Montgenevre, France + Claviere, Italy, Feb. 2, 2023

Tony Crocker

Staff member
Upon leaving Serre Chevalier we backtracked a bit to ski Montgenevre, the French side of Via Lattea. Geographically the split is at Cesana Torinese, a low valley where the connection is only by lift not piste. But the border between France and Italy is within Montgenevre’s geography, and that sector is Claviere.


Montgenevre has probably 5x as much terrain as Claviere, and a Montgenevre only lift ticket includes all of Claviere’s terrain except the part leading toward Cesana Torinese. I skied one run in that direction all day and Liz none.

Fraser says Montgenevre gets more snow that the Italian Via Lattea, but the Jan. 23-25 storm was a Retour d’Est so they got the same 18 inches. But on Feb. 2 it had been a week since that snow and conditions were similar to Serre Chevalier, allowing for altitude and exposure.

Logistics started us at the ticket office near the Chalvet gondola. If you’re going to ski here only one day you need to do a counterclockwise circuit due to the one way connection from Montgenevre’s Rocher d’Aigle lift into Italy. So we started skiing from the old double Chalvet lift, which for James’ benefit still has some center bar chairs.


The south facing Chalvet piste was quite solid at 10:30AM. We skied Pharo to the only piste crossing the road to the Templin chair and the larger north facing side of Montgenevre. Overview of that from Chalvet:


The prominent peak is 10,889 foot Pic de Rochebrune.

Lower pistes on the Prarial chair were also firm. In line at Prarial was a candidate for Liz’ fashion police.


We used the Chalmettes chair to ascend to the Gondrans area, distant view at left of that later:


View down from top of Gondrans:


North of Gondrans are these scattered old buildings.


My guess is that they are from the WWII era. Mussolini attacked France for two weeks in 1940 before the armistice was signed. Not surprisingly the Italians made little progress in the Alps and only captured Menton on the Mediterranean coast. We read about this during our day in Briancon, one of the objectives Mussolini failed to achieve.

Gondrans was an easy cruising area in good packed powder. The lower part is a flat runout so we used the l’Alp poma to lap the upper half. Our final run in Gondrans was Sagnes to the Crete chair. The back of Crete was our introduction to Montgenevre’s most interesting terrain.


Riding the Rocher d’Aigle lift you can see numerous tracks, but it’s not easy to figure out the approaches.


Overview of Rocher d’Aigle sector with its piste at center:


At far upper left the top of an open bowl is visible. I decided to check that out while Liz took the 100 piste into Claviere.



View down near top of the bowl, labeled Secteur de l’Aigle on the map:


There was some soft week old powder in the shade lower down.


Eventually the gully narrowed to a chute which was not too steep.


Below that was a runout through the trees, ending at the Brousset chair perhaps 2,500 vertical from the top of the bowl.

It took 25 minutes to ride the two slow chairs up and then ski piste 100 into Italy. Liz had texted me that Cime Saurel lift was not running.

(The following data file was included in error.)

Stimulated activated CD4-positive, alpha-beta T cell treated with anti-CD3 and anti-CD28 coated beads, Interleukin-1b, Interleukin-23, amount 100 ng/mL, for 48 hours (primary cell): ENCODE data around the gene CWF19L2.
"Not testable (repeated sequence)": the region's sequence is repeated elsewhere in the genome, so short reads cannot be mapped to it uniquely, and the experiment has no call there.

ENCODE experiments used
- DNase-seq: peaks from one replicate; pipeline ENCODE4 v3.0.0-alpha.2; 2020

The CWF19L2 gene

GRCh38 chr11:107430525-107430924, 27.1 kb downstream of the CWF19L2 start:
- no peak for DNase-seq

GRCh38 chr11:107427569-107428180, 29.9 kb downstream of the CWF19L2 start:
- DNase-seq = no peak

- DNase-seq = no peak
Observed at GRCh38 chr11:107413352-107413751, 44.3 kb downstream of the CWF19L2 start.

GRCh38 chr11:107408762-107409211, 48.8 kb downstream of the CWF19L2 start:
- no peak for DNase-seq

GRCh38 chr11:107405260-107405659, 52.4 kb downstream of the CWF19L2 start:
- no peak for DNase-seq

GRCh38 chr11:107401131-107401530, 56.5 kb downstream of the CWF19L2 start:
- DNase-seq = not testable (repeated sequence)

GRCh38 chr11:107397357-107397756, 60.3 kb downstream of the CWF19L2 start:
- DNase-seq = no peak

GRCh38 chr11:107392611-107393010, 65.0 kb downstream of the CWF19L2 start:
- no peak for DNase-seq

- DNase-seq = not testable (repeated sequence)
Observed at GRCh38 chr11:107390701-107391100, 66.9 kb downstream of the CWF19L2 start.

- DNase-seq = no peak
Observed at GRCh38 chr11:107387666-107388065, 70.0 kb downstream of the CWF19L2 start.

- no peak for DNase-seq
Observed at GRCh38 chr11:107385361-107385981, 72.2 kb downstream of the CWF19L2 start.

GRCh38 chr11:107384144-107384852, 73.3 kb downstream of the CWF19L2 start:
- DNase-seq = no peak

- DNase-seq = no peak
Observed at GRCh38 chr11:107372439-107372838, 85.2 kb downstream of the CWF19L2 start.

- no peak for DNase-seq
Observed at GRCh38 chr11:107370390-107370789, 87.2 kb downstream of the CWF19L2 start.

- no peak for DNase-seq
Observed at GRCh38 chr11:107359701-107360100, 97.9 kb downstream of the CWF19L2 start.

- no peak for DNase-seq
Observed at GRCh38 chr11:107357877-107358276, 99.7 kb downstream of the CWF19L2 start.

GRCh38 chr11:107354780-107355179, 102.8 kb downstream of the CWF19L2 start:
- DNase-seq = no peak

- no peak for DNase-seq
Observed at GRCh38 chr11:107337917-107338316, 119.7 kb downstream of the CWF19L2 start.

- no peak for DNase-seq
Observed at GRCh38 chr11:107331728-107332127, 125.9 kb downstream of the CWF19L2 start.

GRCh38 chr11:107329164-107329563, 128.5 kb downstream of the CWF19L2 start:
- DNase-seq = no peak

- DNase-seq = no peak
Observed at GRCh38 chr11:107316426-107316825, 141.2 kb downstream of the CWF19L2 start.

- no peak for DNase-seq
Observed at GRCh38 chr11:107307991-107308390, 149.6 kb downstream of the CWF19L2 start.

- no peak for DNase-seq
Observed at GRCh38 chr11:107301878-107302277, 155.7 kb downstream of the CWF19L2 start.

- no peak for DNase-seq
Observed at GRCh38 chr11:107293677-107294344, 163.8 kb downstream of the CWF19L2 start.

The pic above shows no chairs on it, so it has been abandoned, puzzling as it would be Claviere’s highest lift.

I skied a few runs on Serre Granet and one down to Bercia. View from Bercia of Pic de Rochebrune:


From the top of Serre Granet, there ‘s also a view of Mt. Fraiteve, where the Italian Via Lattea areas connect at the top.


The lifts directly under the peak are Sansicario’s #34 and #35 pomas. Ascending to the peak from the right is the gondola from Sestriere, under which we had those deep powder runs the week before.

Exiting Claviere to Montgenevre is tricky. We missed the catwalk and short step up to the Col de Boeuf chair on the first try. Eventually we made it to Serre Thibaud chair, which is far longer than it looks on the map. It was past 4PM so we did not have time to check out the Rocher Rouge lift beyond the top of Serre Thibaud. I couldn’t resist taking a pic through this Mt. Chaberton frame because the Moon was exactly on top of the peak at the time.


The final descent via Chemin to Rocher Rouge was much better than I expected. It is not as steep and is less south facing than the Chalvet run where we started our day.


I dropped into the gully at left which had some soft windblown snow. Total vertical for the day was 23,700.
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Thanks for the report. I wondered what it's like as I drove by to Milan for my flight. Looks worthwhile and it's impressive to note the extensive amount of lift-served terrain in the Southern Alps.

The common trope is "everything sounds better in French." That said; "Voie Lactée" reminds me of cow lactation cycles. :eusa-sick:
Montgenevre gets more snow than Sestriere because it's right on the border and exposed to both the Retour d'Est and storms coming in form the south-west (the ones that get Serre Chevalier). It even taps into some storms from the north-west (the type that the big northern French resorts rely on) but only when they are reasonably potent.